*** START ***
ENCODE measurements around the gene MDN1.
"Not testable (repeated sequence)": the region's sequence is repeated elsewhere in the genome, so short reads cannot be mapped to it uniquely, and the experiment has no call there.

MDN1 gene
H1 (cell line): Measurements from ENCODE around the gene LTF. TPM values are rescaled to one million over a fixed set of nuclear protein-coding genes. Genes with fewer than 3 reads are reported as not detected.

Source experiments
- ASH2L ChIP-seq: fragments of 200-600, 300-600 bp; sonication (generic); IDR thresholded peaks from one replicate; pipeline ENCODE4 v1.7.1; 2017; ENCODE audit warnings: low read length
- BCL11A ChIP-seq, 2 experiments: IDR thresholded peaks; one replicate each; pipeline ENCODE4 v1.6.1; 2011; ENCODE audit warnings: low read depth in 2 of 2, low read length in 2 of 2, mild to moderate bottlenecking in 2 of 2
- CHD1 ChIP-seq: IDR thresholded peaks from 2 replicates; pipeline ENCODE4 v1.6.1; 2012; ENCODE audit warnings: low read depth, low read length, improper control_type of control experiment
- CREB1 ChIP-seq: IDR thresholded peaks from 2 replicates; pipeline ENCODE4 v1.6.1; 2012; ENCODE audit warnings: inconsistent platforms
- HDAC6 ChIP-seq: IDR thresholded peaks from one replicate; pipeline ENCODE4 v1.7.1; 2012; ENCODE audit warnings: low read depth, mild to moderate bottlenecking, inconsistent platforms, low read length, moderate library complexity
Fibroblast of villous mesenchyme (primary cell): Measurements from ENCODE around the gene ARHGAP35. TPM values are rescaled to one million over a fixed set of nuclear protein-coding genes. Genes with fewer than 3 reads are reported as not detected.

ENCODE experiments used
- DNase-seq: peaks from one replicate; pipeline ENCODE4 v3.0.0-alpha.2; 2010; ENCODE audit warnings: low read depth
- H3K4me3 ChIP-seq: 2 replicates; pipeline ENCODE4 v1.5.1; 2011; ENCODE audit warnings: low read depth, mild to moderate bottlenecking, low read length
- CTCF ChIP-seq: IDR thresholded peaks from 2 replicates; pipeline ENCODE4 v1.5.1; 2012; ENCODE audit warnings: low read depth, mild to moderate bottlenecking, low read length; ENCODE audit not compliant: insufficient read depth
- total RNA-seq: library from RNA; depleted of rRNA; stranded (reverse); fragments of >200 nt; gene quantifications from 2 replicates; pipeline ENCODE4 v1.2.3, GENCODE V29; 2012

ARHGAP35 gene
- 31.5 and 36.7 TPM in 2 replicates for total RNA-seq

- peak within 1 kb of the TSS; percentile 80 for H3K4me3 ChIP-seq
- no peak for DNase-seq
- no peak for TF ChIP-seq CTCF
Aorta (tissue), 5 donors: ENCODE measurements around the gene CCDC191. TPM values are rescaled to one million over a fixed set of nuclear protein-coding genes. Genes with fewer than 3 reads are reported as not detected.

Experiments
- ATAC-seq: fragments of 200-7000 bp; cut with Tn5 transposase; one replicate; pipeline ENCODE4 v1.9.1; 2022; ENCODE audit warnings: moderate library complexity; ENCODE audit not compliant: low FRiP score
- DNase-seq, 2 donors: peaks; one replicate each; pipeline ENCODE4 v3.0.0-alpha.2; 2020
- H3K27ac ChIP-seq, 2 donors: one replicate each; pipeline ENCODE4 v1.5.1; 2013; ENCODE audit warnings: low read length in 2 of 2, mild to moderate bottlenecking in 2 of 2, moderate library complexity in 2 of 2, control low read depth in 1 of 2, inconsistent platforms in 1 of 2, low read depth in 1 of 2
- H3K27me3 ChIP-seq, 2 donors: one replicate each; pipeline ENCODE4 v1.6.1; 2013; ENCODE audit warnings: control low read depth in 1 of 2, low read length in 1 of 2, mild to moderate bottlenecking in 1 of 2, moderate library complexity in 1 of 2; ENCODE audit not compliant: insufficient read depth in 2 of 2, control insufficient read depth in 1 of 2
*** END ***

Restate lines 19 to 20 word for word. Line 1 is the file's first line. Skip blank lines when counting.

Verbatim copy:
- peak within 1 kb of the TSS; percentile 80 for H3K4me3 ChIP-seq
- no peak for DNase-seq